Their busy, difficult, sometimes traumatic lives were a huge encouragement to me because of their conviction — that God so loved the world, He gave His one and only Son, that whoever believes in him shall not perish but have eternal life. They would not put themselves and their families in harm’s way unless they truly believed this love and this opportunity to know God was for the whole world; for people from every tribe and nation.

For my friend Miriam, the idea for the book started with a question to a bookseller. She wanted to know if there were anything for missionary mothers and wives by missionary mothers and wives. She soon discovered that other than My Seventh Monsoon by Naomi Reed, there really was nothing out there for them.

“Studies show that married women do not tend to thrive as much as others on the mission field,” Miriam explains.

“Many are mothers with struggles that are rarely understood. While we support single women, married men and sometimes single men who decide to become missionaries, there is little material that supports missionary mothers and wives.”

In the introduction to For the Joy she writes:

This book sets to explore some of these issues through the lens of 21 Australian missionary mothers telling their own stories. These writers show us how parenting on the mission field involves a great level of intensity — physically, emotionally, mentally and spiritually. In light of this intensity, greater intentionality is needed to care for their children, their spouses and themselves. The challenge to do this well is made all the more challenging because missionary mums are personally stretched beyond measure.

And what started as an encouragement to these women has ended up encouraging and challenging me in my comfortable little part of the world. I am certain this book will encourage others in the Church as well.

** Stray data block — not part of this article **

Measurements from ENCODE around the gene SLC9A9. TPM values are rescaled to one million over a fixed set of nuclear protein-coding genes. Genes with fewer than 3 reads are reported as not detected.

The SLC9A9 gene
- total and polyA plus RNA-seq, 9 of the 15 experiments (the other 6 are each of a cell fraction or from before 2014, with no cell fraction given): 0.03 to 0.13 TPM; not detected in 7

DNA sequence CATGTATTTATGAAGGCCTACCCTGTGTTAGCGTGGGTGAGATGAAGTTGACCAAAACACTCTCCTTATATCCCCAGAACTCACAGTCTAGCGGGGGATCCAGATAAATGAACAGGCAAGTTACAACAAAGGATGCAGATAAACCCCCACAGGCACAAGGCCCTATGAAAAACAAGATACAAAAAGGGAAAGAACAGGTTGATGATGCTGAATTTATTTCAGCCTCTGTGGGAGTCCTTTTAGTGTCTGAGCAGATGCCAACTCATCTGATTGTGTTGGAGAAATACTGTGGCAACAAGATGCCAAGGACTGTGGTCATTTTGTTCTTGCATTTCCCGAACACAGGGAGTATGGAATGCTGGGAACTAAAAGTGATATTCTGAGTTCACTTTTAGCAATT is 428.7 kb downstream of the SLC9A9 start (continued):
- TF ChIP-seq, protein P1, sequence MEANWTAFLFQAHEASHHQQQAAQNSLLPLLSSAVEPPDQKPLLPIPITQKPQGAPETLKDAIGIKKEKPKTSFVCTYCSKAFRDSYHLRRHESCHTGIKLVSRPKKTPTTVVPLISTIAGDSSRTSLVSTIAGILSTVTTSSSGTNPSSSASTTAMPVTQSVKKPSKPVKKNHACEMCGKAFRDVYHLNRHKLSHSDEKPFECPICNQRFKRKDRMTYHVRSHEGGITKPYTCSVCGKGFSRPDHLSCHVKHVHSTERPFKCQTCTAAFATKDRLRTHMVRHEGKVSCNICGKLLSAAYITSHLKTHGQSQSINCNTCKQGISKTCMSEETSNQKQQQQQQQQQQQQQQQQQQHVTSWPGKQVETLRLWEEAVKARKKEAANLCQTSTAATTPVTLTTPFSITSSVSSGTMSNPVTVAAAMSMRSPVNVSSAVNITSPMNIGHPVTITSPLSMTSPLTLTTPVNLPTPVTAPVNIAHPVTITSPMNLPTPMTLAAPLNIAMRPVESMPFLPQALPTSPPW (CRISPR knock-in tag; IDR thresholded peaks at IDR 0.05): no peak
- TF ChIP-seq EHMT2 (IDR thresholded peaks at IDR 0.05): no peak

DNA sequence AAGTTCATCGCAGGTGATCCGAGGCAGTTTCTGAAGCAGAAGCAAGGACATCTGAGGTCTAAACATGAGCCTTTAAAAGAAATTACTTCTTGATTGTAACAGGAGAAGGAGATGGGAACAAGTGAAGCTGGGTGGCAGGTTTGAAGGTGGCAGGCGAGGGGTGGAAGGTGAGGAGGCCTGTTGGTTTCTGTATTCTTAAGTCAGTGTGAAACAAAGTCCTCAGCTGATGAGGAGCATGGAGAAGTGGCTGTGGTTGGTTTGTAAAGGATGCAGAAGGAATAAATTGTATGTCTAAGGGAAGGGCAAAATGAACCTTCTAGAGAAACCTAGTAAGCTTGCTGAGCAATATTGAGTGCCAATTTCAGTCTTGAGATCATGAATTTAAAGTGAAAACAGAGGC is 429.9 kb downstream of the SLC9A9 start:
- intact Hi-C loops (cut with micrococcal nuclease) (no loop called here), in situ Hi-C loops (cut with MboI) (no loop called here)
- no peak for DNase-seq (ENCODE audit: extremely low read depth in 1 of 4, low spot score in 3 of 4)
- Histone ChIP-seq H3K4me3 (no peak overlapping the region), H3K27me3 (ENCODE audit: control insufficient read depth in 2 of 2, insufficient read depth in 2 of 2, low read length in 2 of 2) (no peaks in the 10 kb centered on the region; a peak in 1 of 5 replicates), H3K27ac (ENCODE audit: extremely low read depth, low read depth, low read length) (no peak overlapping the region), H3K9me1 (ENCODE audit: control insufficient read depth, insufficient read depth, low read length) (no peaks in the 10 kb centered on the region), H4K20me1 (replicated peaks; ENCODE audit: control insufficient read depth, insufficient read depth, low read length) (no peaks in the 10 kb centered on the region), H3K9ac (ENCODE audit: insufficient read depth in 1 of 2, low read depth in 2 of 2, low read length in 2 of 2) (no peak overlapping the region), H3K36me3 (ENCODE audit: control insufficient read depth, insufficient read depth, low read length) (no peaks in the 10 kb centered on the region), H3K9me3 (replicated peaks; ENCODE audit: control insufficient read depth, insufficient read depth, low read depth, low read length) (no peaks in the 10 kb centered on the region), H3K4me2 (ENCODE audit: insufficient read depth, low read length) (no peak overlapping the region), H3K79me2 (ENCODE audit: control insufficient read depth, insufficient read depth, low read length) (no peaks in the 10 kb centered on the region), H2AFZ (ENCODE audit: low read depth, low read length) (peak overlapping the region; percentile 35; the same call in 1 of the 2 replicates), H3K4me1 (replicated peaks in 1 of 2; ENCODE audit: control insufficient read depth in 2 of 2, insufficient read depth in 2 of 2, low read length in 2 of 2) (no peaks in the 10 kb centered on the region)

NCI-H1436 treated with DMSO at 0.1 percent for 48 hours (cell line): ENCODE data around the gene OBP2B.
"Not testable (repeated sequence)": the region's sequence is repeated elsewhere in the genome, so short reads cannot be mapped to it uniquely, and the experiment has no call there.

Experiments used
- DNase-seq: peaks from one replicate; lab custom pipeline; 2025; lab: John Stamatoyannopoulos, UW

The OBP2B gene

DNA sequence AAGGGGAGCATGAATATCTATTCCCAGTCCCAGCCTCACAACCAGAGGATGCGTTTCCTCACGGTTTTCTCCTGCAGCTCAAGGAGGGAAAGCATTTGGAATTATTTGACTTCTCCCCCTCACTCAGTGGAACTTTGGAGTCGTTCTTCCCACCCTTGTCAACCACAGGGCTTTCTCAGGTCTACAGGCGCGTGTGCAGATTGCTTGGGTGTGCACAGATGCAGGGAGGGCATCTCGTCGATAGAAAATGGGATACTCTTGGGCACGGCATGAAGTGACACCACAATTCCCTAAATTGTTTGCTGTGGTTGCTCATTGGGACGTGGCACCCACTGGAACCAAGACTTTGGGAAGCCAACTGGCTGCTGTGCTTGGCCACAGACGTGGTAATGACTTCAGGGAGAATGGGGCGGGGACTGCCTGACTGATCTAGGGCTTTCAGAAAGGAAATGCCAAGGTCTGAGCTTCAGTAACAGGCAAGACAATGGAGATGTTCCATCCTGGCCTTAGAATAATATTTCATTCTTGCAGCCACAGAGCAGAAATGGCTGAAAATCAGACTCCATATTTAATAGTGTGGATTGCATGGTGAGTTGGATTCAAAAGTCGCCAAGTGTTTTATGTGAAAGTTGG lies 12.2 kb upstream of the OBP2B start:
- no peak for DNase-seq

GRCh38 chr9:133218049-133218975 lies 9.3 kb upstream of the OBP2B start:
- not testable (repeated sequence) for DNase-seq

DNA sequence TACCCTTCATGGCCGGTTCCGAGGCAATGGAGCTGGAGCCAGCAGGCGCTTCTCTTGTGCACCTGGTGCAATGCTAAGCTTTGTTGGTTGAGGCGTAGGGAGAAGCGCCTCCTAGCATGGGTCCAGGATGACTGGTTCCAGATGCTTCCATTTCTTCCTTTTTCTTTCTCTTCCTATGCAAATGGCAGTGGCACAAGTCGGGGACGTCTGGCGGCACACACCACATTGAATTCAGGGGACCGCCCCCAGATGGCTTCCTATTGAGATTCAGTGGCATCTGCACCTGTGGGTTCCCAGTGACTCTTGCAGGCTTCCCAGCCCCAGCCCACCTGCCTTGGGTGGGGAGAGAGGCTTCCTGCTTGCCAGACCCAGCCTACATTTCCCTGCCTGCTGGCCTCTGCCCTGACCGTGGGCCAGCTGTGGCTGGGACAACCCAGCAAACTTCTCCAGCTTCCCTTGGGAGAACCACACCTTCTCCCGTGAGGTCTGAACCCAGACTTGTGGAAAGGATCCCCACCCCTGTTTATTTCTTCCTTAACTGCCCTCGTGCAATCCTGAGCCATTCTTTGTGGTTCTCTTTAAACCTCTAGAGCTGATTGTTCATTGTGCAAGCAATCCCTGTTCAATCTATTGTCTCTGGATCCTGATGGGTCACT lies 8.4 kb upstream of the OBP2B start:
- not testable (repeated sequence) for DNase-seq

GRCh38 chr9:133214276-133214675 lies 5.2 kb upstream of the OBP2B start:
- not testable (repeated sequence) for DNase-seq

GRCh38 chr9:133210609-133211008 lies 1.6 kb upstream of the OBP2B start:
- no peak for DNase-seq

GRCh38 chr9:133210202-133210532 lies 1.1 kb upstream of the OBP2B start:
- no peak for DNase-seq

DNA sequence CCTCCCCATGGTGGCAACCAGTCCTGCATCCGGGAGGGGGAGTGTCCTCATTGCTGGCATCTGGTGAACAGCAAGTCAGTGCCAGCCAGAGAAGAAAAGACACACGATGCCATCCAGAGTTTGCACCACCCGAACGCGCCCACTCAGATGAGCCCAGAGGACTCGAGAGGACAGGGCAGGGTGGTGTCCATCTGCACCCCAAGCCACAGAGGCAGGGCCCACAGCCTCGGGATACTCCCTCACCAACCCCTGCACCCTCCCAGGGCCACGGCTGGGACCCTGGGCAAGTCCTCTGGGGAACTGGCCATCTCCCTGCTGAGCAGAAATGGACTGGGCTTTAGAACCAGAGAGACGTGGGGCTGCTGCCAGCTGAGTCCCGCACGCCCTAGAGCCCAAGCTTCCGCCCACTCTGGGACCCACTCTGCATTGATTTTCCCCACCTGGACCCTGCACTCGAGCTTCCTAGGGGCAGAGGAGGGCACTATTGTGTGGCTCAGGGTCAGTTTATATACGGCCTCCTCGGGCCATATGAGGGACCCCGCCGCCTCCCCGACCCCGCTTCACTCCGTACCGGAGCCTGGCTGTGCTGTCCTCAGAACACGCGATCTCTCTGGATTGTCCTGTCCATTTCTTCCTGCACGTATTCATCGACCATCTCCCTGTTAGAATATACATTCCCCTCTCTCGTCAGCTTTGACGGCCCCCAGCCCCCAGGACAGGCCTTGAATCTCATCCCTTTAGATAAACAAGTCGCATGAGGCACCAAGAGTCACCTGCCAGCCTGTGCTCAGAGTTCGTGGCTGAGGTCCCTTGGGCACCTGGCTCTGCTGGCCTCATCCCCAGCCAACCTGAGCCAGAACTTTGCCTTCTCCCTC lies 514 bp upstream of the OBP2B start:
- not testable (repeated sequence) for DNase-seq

Reading their struggles and challenges, I can’t help praying for all of the mothers and wives out there on the mission field:

But let all who take refuge in you be glad; let them ever sing for joy. Spread your protection over them, that those who love your name may rejoice in you. —  Psalm 5:11

May they never forget the eternal joy set before them by Jesus. May we Christians all keep our eyes firmly fixed on Him as we run the race before us, doing the good work He has assigned until He calls us back home.

All profits from the book go to Anglican Aid for their work among vulnerable communities in the world. Some of these communities are the one where these writers currently live and minister.

If you are interested in supporting their work, the book can be purchased here.

2 Comments

    1. Thank you Rebecca! What struck me was the ordinariness of these women. They could be you or me. It’s just that they are in vastly different circumstances and struggling along because of their faith.